Hozoin-ryu Takada-ha Sojutsu is a school of spearmanship with a history of more than 460 years.
It was founded by the monk Kakuzenbo Inei for Hozoin, a branch temple of Kofukuji. The teachings of Hozoin-ryu were passed down to renowned spear master Takada Matabei Yoshitsugu, and continue to this day under Junzo Ichiya, the 21st head of the school.
Hozoin-ryu is characterized by the use of the kamayari, a “forked spear” featuring a cross-shaped head, which was devised by Inei.
Says Headmaster Ichiya, “In training, an ordinary straight spear called a suyari is also used, and this use of two types of spear is what makes Hozoin-ryu sōjutsu (spear-fighting art) unique. Practice is done in pairs, with one person holding a suyari and the other a kamayari. There are various offensive and defensive techniques, including thrusts, takedowns, shearing attacks, pushing attacks and disarming tactics.”
The kamayari was so versatile it was praised in poetry: “Thrust: It is a spear. Sweep: It is a pole sword. Pull: It is a sickle. Whatever the case, it never fails to hit the target.” Due to the weapon’s ease and freedom of use, Hozoin-ryu was adopted by most feudal clans in the Edo Period (1603-1868), and became the most widely adopted martial-arts school across Japan.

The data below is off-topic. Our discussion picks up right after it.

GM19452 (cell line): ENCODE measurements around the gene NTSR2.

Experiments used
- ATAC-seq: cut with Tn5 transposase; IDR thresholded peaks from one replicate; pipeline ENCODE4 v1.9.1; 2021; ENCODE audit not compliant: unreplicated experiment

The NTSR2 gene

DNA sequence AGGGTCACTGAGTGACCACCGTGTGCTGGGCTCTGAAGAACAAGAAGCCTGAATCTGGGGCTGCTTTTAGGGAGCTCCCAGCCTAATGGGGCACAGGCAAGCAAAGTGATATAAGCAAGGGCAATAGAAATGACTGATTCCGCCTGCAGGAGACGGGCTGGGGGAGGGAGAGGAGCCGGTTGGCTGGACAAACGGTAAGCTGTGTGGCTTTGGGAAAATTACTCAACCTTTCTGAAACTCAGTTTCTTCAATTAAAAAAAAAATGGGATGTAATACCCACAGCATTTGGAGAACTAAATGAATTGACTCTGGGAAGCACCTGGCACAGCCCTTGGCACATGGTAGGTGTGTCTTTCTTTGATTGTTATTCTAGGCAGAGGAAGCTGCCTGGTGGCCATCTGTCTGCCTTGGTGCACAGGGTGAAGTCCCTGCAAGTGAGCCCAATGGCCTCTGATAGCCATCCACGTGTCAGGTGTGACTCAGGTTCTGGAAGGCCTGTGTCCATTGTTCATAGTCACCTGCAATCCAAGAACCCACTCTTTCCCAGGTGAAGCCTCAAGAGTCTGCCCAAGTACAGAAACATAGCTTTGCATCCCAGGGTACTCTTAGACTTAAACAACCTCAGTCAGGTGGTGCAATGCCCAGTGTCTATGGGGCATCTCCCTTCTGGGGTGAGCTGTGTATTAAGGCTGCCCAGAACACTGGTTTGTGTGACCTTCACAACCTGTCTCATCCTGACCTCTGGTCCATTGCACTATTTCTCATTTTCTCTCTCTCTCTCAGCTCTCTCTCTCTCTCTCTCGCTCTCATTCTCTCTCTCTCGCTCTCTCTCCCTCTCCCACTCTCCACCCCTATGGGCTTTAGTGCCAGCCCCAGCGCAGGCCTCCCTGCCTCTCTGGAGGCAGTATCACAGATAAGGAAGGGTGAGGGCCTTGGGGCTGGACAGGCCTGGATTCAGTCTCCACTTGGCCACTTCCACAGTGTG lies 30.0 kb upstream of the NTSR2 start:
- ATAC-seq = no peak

Inei studied Yagyu Shinkage-ryu with Yagyu Sekishusai under the tutelage of Kamiizumi Ise no Kami, and it is possible to find commonality between his teachings and those of Yagyu Shinkage-ryu. Both the etsugen (smiling eyes) teaching of Hozoin-ryu and the katsunin-ken (life-giving sword) concept of Yagyu Shinkage-ryu aim to force the opponent to move first so that he can then be overcome.
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For more insight into Japan’s culture, arts and lifestyle, visit int.kateigaho.com.
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